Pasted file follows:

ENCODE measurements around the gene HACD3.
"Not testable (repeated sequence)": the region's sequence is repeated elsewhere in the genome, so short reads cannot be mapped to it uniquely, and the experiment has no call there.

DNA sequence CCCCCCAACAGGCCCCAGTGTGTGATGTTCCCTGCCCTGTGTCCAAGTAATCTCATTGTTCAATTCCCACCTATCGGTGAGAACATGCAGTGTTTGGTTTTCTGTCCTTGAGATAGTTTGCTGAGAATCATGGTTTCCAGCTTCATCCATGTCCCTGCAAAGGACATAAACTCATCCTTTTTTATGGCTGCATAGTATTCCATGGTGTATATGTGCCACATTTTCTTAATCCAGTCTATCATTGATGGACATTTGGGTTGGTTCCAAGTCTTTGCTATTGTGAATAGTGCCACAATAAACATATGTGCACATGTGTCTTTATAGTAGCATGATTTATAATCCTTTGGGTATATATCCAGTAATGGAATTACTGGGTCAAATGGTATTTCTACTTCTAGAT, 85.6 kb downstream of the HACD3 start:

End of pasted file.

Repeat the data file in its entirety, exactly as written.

ENCODE measurements around the gene HACD3.
"Not testable (repeated sequence)": the region's sequence is repeated elsewhere in the genome, so short reads cannot be mapped to it uniquely, and the experiment has no call there.

DNA sequence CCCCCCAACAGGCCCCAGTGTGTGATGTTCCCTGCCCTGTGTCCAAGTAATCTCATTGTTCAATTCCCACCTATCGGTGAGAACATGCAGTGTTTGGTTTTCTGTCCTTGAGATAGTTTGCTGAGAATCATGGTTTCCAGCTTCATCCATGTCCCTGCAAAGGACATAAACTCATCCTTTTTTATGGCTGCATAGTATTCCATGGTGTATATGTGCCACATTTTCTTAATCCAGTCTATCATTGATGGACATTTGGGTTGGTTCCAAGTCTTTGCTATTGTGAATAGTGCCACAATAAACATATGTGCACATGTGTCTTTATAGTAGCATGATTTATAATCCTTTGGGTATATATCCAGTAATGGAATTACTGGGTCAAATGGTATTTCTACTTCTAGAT, 85.6 kb downstream of the HACD3 start: